Whether directly or not, Wonder Woman addresses many of the concerns found throughout the DCEU in their previous installments. Lacking the brutalism of Man of Steel, the cynicism of Batman v Superman: Dawn of Justice and the uncomfortable WTFery of Suicide Squad, director Patty Jenkins’ (Monster) heartfelt, inspiring and empowering standalone feature is an exquisitely realized wonderment (no pun intended, seriously) of hope, optimism, and continuous invigoration. Gorgeously filmed by cinematographer Matthew Jensen (Chronicle, 2015’s Fantastic Four), Wonder Woman often bursts with a wide assortment of colors, and it only finds itself washed out in murky grays and blacks whenever it fits the story at hand. It’s simply splendid to look at, much like DCEU’s other films, and now you have the added benefit of actually seeing (for the most part) what’s happening. What a time to be alive!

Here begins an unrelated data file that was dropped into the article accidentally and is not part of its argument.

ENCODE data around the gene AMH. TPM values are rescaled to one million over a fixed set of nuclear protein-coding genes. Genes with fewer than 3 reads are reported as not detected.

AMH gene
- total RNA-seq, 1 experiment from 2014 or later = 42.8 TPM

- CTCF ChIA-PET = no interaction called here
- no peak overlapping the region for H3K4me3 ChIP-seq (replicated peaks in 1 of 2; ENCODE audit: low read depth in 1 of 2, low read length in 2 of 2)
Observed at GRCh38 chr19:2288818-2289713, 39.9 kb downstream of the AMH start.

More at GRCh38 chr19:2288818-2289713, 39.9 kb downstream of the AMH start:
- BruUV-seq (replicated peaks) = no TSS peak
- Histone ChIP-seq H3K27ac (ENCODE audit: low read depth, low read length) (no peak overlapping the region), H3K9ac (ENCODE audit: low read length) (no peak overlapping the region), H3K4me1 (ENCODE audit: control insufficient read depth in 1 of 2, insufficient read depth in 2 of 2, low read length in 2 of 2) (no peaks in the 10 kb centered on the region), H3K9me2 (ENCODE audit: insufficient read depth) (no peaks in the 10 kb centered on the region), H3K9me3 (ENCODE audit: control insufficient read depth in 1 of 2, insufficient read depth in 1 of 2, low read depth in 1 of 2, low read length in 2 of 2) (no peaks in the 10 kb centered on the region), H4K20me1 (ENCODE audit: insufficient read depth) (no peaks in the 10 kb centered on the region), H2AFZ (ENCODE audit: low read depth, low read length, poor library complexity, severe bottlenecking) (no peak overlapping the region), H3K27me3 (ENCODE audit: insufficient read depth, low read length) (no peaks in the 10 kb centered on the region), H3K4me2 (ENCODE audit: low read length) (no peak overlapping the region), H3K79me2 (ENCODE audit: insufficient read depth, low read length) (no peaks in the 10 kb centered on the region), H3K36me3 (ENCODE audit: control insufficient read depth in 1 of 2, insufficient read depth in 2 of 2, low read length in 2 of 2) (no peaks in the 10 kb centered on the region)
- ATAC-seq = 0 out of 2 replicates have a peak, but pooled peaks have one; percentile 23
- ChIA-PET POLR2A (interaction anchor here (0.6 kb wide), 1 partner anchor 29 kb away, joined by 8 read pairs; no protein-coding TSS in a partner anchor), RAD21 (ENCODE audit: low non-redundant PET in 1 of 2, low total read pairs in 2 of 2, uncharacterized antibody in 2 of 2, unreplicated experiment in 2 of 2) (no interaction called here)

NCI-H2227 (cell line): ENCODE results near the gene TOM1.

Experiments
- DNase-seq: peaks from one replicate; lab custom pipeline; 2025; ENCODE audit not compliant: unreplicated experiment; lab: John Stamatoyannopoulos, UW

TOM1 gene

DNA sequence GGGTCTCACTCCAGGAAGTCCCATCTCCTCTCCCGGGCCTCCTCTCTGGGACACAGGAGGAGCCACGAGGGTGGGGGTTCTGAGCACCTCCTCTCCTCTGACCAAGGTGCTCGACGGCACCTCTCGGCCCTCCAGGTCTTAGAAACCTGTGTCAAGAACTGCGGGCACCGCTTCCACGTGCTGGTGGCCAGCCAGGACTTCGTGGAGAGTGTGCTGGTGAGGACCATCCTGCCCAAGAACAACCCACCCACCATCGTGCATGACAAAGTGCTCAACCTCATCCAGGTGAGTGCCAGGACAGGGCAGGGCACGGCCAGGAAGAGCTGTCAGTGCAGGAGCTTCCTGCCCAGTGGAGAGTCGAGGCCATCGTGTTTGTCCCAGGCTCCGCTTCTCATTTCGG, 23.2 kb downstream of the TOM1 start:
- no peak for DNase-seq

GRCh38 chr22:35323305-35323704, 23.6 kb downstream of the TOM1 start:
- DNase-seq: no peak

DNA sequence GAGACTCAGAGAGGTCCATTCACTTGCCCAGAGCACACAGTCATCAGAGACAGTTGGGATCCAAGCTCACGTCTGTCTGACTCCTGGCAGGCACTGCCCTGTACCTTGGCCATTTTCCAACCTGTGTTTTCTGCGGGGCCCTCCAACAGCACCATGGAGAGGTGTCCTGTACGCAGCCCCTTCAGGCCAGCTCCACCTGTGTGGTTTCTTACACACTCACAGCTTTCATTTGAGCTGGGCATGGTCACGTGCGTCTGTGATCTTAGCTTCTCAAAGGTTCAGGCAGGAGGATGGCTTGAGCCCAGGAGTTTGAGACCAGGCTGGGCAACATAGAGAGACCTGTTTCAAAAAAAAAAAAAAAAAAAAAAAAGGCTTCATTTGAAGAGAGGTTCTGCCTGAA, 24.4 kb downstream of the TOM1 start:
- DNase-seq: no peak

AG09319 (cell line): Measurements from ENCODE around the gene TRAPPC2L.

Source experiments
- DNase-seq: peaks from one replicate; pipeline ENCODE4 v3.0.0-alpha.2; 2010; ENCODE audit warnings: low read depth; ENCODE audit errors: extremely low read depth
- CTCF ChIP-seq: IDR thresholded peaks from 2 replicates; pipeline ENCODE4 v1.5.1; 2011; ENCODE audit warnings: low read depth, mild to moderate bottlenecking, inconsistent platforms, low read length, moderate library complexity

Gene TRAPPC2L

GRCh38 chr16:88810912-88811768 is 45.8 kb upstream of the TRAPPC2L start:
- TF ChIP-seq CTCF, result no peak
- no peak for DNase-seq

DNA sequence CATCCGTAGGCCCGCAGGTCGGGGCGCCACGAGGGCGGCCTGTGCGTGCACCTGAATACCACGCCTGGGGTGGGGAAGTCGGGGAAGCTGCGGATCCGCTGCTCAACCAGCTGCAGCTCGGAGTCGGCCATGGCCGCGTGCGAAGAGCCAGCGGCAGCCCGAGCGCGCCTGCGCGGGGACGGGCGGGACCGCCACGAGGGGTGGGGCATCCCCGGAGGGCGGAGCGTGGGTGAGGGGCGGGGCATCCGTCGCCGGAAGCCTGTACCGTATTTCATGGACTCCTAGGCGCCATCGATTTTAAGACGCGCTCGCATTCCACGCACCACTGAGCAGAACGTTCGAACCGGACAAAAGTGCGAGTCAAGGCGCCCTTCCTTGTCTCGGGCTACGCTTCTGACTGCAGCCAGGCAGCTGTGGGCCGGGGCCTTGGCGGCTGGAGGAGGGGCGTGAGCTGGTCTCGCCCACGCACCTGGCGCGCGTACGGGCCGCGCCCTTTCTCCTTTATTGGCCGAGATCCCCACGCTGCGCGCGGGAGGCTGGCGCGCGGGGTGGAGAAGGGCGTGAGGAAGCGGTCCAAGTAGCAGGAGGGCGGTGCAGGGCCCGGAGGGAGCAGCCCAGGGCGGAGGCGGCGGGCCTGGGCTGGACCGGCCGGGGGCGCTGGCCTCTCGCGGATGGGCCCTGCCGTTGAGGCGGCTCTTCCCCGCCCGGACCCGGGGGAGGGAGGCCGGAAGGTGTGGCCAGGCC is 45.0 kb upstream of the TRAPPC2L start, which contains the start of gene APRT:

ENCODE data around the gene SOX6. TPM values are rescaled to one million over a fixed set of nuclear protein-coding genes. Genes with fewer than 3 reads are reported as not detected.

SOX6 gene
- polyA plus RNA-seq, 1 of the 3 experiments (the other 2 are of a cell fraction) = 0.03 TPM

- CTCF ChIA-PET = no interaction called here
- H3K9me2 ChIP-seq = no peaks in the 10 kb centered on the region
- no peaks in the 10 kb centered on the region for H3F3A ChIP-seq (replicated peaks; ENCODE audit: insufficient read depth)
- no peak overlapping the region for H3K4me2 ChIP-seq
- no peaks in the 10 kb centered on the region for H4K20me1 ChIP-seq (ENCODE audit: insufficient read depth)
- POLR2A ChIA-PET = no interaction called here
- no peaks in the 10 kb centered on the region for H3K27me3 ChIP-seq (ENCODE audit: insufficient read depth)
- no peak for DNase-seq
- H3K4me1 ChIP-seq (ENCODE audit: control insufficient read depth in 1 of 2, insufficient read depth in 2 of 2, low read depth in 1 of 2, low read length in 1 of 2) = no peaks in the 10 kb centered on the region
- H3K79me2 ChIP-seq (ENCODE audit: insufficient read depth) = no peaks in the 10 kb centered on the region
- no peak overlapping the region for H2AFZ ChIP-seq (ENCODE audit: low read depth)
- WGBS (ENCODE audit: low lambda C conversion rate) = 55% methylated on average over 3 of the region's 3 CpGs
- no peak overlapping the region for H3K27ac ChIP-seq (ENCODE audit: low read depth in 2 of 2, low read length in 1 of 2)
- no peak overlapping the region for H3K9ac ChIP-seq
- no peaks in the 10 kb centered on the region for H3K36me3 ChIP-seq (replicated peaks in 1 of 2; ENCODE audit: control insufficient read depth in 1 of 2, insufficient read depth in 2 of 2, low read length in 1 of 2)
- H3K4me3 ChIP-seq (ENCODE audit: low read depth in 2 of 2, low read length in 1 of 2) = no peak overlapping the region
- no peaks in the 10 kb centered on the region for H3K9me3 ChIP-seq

Comic/TV writer Allan Heinberg makes his feature screenplay debut, and while his script can often fall back on formulaic tendencies, there’s enough heart, warmth and genuine humor within this story and these characters that you’re invested in its quaintly simplistic narrative. There are no ceaseless callbacks, no tedious set-ups for future DCEU installments. Wonder Woman is all about Wonder Woman, even if they don’t speak that name just yet, and it’s all the better for it. It’s self-contained and focused in a way that feels like a smooth breath of fresh air. It’s traditional in just the right ways, and whenever it starts to delve into some formulaic tendencies, Jenkins and Heinberg are smart and suave enough to subvert their story without losing its integrity or its inherent feminism.